Lawmakers criticize Indian Affairs

Officials with the Interior Department's Bureau of Indian Affairs this week touted a reorganization designed to tackle the agency's failed financial management and trust asset accountability.

But lawmakers weren't satisfied and said the problem of thousands of divided land interests will swamp any new system. Sen. Kent Conrad (D-N.D.), a member of the Indian Affairs Committee, said he has seen many proposals for the bureau's reorganization, but none has been successful.

"It leaves me with zero confidence that anything fundamental will change," Conrad said May 21. "It is impossible for me to know if this has any prospect for success or not."

Instead, Conrad said, the bureau should focus on the real problem: the division of land interest into tiny fractions, overloading the computer systems and expending more funds and energy than necessary.

"If we don't have a plan to deal with that, I don't think we'll ever catch up with this problem," he said.

The division of land interest among heirs, known as fractionation, expands with each generation, forcing the system to deal with lengthy decimals. Any system that is devised becomes swamped, leading to ineffective technology and mismanagement, Conrad said.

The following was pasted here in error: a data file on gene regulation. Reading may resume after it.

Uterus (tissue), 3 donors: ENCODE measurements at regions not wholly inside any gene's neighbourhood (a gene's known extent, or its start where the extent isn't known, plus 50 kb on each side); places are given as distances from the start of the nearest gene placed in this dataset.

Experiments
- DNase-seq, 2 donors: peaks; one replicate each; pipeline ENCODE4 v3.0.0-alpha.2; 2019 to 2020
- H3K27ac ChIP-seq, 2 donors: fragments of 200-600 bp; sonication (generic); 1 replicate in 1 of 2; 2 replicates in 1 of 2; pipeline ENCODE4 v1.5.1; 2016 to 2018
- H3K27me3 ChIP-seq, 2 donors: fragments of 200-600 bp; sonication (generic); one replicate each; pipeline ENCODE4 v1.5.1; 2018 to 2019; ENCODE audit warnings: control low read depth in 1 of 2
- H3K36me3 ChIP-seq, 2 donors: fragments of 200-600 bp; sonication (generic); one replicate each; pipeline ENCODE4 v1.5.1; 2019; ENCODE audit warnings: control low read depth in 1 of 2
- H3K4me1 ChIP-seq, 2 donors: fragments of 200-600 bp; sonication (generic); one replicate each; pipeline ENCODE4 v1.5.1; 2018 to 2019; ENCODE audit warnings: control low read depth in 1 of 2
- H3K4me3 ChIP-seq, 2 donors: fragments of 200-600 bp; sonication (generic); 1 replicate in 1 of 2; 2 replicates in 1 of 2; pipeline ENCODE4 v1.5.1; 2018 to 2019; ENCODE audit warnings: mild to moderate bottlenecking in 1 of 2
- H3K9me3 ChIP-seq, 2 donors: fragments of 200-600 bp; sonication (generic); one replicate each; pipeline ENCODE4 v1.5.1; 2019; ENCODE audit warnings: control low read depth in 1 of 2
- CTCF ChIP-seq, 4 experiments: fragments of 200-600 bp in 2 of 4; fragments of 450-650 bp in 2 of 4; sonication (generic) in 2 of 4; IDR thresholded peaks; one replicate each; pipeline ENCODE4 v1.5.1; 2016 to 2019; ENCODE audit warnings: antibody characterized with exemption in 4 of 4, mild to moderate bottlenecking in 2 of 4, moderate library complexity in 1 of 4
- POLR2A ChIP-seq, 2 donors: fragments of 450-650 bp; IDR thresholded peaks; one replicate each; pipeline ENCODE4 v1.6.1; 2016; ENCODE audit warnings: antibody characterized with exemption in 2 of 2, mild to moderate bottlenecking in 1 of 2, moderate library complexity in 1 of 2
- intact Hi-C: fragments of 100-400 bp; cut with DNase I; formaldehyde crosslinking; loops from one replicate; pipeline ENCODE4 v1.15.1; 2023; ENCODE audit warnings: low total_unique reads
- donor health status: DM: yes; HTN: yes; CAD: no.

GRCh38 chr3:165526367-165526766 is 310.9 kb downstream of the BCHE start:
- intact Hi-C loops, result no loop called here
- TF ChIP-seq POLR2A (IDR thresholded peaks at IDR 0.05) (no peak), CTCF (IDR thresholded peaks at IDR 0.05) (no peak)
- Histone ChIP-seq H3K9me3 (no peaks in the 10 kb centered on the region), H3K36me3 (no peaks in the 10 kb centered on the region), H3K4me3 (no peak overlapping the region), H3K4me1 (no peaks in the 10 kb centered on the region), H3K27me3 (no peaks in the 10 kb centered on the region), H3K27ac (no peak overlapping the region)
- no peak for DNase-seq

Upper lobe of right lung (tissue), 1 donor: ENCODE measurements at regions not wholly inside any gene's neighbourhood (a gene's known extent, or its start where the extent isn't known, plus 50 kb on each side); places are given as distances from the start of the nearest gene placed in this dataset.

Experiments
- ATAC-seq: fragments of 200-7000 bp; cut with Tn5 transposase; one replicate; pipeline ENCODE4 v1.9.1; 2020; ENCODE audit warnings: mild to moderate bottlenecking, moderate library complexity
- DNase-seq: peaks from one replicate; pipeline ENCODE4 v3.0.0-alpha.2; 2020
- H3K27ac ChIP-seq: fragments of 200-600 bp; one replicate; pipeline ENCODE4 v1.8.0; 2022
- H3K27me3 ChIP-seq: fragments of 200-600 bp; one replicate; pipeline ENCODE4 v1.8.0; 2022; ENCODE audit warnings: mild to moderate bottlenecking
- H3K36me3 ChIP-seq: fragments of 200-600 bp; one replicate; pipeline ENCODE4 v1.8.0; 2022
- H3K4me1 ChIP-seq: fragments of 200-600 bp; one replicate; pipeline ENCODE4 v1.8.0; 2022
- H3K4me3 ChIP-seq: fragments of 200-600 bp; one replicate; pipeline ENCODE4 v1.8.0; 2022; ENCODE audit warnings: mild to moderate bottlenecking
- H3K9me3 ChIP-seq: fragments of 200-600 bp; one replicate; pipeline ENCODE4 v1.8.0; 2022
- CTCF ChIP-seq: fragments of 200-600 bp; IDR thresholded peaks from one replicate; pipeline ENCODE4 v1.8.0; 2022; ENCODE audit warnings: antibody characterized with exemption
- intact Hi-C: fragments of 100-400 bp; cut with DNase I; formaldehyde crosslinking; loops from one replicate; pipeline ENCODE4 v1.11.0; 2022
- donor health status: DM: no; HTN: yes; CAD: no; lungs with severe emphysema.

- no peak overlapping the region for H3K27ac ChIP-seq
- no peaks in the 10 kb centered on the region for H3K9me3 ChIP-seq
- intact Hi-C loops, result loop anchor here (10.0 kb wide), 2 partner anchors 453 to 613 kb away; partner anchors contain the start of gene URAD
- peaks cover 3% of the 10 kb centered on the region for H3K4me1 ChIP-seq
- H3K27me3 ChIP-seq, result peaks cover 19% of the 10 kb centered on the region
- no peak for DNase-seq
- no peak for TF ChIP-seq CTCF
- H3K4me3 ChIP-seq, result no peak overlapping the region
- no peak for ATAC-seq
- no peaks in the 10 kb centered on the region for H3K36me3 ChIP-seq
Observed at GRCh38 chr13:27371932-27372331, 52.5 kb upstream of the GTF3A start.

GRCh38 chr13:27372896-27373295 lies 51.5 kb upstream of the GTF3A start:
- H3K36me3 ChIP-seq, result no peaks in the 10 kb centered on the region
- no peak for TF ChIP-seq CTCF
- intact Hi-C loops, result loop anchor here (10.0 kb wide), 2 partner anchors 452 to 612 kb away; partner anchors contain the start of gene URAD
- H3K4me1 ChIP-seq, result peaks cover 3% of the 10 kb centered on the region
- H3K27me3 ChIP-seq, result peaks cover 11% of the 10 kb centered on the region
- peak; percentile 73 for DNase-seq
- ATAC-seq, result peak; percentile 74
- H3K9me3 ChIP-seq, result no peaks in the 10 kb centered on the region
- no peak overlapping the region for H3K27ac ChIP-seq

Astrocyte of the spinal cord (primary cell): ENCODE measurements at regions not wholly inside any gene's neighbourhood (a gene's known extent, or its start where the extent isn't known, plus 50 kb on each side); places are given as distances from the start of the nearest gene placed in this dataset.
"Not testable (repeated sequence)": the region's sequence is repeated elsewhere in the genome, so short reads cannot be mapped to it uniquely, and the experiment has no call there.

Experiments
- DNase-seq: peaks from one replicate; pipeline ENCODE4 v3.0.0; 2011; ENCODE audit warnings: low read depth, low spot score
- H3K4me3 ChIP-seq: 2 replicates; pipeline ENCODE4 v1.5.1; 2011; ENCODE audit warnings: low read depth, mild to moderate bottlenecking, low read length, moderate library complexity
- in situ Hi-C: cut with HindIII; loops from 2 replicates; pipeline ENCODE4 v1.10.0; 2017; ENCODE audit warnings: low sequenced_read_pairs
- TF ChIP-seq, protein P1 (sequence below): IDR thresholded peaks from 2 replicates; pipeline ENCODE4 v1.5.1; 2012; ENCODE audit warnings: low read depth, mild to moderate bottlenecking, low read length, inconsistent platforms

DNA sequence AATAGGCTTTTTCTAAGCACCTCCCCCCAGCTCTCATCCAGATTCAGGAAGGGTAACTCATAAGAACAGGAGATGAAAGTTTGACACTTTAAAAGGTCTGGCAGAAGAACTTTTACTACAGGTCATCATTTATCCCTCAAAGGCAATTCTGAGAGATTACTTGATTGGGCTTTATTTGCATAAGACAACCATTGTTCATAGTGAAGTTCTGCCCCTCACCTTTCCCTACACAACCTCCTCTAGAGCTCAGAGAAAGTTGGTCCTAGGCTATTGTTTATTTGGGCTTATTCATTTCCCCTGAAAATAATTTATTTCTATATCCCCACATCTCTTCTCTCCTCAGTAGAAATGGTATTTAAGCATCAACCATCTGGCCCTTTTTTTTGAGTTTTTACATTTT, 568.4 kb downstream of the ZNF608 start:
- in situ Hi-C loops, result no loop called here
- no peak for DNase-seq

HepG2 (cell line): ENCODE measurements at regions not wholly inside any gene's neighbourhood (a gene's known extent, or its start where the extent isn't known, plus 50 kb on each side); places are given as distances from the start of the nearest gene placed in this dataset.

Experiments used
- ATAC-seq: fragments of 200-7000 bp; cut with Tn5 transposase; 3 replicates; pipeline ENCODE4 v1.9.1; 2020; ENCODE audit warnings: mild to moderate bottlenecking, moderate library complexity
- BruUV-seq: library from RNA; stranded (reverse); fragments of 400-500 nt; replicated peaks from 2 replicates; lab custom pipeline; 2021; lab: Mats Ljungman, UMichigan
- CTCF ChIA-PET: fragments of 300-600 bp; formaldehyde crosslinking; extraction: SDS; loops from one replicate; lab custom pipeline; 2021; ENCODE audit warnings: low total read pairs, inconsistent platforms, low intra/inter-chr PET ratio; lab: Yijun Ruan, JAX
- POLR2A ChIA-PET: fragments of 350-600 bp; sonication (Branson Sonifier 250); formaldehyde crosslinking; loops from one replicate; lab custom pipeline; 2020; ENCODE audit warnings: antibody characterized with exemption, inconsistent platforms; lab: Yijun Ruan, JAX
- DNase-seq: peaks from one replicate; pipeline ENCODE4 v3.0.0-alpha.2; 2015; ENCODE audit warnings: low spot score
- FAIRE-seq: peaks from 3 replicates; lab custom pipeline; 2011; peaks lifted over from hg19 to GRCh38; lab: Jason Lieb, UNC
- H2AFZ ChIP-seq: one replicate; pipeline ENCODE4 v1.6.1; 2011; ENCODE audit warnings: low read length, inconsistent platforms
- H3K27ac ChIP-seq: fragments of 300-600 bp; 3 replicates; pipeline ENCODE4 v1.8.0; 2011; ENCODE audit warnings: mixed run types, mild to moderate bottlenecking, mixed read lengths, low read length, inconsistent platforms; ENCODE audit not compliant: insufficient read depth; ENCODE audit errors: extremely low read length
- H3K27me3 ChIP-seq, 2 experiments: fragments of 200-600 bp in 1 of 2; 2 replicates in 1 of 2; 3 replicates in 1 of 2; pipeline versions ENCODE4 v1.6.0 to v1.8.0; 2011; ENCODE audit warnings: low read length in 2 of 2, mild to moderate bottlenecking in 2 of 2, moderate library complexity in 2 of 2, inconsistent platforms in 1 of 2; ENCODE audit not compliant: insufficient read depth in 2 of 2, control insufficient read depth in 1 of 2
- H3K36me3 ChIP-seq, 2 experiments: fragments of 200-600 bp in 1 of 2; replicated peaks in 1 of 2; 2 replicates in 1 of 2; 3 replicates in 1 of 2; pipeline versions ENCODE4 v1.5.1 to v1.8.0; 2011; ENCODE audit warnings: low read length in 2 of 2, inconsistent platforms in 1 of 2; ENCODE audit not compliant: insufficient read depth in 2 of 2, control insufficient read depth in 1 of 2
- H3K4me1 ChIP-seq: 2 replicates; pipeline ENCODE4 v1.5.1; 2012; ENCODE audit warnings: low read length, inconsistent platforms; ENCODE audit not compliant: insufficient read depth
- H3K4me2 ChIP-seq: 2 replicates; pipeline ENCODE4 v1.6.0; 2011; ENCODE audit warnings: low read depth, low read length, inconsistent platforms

"We've got a dynamic occurring here where the interest gets fractionalized, and the result is a nightmare for anybody to manage," he said.

Bureau officials testifying before the committee recognized that fractionation is a problem plaguing the reorganization, and said that because all of the bureau's systems are linked, it affects all areas. "If it weren't for the limited bit of computers we have today, we would have more of a disaster than we have now," said Ross Swimmer, the Interior Department's special trustee for American Indians.

Swimmer said the bureau must hold accounts for roughly 400,000 heirs. Of those accounts, 19,000 contain less than $1 and so cost the bureau more to manage than they worth. "Most accounts, frankly, are very, very small accounts," he told lawmakers.

Officials proposed buying out divided land as a way to deal with the division of interest, but lawmakers weren't satisfied that the plan was an efficient solution. Instead, Conrad suggested giving heirs notice and closing the small accounts, using the money for bureauwide initiatives. Conrad asked officials to give the committee recommendations on steps Congress can take to deal with the fractionation and thus help repair the accounting system.


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